Barred owls are driving threatened spotted owls out of their territory. Is it time to shoot them?
Eleven years ago, a biologist walking through Redwood National Park in Humboldt County, Calif., stumbled across the body of a northern spotted owl. Thin cuts the size and shape of talons sliced into its left side, puncturing the bird's lungs and heart. Whatever had eaten away the breast muscles had a delicate touch; there were no broken bones. The blood was still wet; the bird, neatly decapitated.
When the biologist came back several hours later, he heard hooting: "Who cooks for you. Who cooks for ya'll." Recorded barred owl calls brought a second round of hoots, and when the man mimicked a spotted owl, the barred owl flew in, speckled feathers still clinging to one of its feet.
Although the northern spotted owl made the cover of Time magazine, motivated environmentally minded college students to spend their summers hooting in old growth, inspired countless recipes for spotted owl stew, and sucked up more state and federal funds than any other threatened or endangered species, the bird is now in a steep, unanticipated tailspin.
And no one knows how to stop it.
In British Columbia, only 22 northern spotted owls remained in 2006. A few of those birds are being captured in the hopes of launching a breeding program and fending off extirpation. On the Olympic Peninsula in Washington state, the spotted owl is declining by more than 4 percent annually. No owls were born there last year. Scientists blamed a cold and rainy spring, but still: Zero is a hard number to spin.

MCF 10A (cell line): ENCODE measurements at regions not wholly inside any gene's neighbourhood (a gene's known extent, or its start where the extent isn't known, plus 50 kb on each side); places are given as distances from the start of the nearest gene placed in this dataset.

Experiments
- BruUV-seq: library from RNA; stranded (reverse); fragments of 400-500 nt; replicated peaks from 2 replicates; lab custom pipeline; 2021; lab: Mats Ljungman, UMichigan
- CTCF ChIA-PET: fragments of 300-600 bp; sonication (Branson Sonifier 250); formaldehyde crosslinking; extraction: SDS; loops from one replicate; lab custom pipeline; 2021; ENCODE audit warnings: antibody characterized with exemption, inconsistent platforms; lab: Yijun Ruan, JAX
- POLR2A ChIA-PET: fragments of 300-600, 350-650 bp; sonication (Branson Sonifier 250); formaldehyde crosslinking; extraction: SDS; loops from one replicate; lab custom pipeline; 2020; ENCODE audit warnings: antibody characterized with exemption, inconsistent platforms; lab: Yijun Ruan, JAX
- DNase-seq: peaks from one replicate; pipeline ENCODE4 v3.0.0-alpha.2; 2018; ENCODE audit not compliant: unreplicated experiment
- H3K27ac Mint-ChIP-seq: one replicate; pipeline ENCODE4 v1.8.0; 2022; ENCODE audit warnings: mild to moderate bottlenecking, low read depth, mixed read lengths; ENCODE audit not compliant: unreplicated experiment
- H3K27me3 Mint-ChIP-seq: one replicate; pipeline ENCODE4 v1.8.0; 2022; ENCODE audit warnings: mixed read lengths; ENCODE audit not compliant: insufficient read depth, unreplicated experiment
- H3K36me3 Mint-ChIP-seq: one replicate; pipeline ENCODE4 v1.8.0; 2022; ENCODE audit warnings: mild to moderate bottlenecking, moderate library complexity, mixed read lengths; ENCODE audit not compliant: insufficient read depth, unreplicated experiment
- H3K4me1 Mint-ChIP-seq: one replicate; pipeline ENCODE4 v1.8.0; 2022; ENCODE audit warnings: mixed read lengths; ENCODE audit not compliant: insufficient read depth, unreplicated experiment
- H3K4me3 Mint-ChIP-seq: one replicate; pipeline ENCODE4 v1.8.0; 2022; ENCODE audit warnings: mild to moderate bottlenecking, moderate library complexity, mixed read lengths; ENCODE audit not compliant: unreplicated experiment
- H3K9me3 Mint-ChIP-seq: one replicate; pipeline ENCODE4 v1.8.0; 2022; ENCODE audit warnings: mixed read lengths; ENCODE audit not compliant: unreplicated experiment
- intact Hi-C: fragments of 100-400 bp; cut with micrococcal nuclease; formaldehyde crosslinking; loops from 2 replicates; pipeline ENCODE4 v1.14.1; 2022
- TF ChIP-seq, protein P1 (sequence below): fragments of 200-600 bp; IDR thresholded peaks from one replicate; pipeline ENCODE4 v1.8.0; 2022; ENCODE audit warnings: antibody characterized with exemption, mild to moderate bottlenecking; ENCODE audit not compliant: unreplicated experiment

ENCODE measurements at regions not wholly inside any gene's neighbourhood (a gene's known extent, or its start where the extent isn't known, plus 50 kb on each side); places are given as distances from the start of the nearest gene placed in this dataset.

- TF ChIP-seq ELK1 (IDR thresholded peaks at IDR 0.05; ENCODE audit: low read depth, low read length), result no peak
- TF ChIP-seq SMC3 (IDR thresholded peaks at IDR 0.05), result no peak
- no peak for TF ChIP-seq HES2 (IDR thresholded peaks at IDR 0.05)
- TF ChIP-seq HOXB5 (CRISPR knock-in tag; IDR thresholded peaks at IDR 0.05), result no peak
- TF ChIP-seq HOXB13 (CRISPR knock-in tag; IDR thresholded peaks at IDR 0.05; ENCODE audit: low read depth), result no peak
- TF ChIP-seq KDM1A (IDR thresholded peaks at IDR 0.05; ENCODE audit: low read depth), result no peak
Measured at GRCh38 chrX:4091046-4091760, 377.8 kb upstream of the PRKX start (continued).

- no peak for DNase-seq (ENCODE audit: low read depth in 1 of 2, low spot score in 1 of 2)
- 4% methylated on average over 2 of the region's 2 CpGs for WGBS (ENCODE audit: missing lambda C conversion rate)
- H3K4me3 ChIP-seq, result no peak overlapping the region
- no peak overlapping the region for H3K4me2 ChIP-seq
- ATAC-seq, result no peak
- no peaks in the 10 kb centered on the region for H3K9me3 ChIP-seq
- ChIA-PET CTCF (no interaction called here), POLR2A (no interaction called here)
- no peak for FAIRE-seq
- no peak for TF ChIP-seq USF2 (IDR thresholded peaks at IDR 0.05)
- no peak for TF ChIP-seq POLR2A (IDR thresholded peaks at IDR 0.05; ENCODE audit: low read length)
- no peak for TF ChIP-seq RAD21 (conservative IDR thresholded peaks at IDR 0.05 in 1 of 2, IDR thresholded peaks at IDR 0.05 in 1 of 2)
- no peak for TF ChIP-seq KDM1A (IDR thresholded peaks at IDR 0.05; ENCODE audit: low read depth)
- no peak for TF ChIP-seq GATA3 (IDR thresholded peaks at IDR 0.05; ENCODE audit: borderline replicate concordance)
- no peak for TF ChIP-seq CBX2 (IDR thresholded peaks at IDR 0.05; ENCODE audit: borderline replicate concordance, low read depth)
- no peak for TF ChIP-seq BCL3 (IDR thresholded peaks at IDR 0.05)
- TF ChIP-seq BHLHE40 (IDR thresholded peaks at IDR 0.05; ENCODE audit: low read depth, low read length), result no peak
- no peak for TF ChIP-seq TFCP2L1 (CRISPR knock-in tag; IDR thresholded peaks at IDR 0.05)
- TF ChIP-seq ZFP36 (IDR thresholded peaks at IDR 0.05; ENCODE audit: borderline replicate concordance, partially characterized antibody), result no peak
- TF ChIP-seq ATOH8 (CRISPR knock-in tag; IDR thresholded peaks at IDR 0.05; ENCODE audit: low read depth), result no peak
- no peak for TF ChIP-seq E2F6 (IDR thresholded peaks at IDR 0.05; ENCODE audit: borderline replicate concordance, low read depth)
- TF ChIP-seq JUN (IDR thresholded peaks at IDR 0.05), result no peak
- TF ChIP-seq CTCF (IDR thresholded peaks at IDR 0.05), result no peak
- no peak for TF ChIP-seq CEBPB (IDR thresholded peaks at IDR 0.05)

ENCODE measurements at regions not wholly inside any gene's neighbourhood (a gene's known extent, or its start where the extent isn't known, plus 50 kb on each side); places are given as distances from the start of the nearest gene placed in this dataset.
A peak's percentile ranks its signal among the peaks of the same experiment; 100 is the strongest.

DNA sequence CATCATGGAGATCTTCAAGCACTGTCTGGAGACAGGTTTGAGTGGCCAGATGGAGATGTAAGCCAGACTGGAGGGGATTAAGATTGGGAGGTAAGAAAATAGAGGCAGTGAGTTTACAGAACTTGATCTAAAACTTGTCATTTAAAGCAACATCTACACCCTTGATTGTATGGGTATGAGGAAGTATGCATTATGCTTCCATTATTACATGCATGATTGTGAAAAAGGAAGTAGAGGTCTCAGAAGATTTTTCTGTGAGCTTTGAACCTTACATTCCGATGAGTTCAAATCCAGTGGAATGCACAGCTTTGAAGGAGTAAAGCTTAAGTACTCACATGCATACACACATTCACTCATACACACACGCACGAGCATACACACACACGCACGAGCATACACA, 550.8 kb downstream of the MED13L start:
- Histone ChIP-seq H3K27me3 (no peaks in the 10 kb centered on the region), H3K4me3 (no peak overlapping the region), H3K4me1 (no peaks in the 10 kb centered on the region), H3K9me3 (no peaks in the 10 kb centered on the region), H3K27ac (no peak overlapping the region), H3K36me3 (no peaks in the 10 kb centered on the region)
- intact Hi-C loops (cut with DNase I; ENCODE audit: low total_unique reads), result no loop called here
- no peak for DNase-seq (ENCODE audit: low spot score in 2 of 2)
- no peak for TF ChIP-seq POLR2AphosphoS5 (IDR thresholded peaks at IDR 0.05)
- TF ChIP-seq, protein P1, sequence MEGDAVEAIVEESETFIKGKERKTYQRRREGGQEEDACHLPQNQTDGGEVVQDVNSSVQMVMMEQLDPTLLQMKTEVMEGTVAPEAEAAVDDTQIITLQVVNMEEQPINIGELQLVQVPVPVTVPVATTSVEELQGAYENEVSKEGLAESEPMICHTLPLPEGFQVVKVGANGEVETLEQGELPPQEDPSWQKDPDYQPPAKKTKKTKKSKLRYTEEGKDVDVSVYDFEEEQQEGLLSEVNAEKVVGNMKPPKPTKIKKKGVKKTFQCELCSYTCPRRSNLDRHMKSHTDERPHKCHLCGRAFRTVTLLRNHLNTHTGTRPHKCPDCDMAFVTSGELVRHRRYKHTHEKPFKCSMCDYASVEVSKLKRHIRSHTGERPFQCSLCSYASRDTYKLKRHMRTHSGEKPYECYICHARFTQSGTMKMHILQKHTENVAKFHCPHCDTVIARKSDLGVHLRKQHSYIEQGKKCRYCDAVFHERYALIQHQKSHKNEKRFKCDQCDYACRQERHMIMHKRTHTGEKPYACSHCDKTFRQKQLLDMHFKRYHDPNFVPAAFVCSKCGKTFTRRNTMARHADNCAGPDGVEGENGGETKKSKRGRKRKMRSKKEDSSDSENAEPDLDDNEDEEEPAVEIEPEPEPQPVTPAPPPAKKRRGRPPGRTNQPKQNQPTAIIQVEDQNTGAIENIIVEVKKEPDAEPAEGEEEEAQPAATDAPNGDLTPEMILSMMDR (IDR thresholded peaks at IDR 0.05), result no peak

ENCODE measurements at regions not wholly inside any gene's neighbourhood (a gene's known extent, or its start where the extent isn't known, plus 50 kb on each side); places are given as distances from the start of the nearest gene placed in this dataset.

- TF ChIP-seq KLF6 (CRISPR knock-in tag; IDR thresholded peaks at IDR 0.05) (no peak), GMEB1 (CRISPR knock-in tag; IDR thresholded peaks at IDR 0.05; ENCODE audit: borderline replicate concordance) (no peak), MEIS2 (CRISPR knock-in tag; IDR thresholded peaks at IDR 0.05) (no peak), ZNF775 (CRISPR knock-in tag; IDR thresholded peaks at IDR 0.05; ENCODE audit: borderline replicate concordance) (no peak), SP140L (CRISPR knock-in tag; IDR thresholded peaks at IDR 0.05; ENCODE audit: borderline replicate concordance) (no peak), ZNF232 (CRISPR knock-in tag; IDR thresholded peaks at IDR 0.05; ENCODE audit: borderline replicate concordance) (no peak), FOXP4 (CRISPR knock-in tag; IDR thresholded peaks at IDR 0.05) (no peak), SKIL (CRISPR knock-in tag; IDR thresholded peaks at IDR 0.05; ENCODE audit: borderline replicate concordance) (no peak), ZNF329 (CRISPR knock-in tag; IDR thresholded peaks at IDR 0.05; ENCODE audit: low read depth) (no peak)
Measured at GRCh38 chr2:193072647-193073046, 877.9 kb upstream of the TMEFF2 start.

One of the most likely contributors to the bird's decline is a newcomer to the Pacific Northwest. The barred owl, which has been moving in from the East, is bigger than the spotted owl and more aggressive. And it has been thriving as the spotted owl falters, leading to speculation that it's gobbling up spotted owls' food and hogging their nest sites. Occasionally, the barred owl mates with the spotted to create "sparred owls." In at least one instance, a barred owl ate a spotted owl.
The final Northern Spotted Owl Recovery Plan, released by the U.S. Fish and Wildlife Service in late May, calls for experiments in shooting barred owls to see if that might halt the spotted owl's decline. These studies would gauge the effect of the barred owls and pave the way for lethal control as a management tool. But the barred owl is a big, handsome bird, protected in its own right under the Migratory Bird Treaty Act. Some view its arrival as a non-native invasion caused by human activities, but others think it is merely a natural range expansion -- the kind of thing that will become more commonplace as the climate changes. Is killing one raptor to protect another a reasonable strategy? If not, what does the future hold for the northern spotted owl?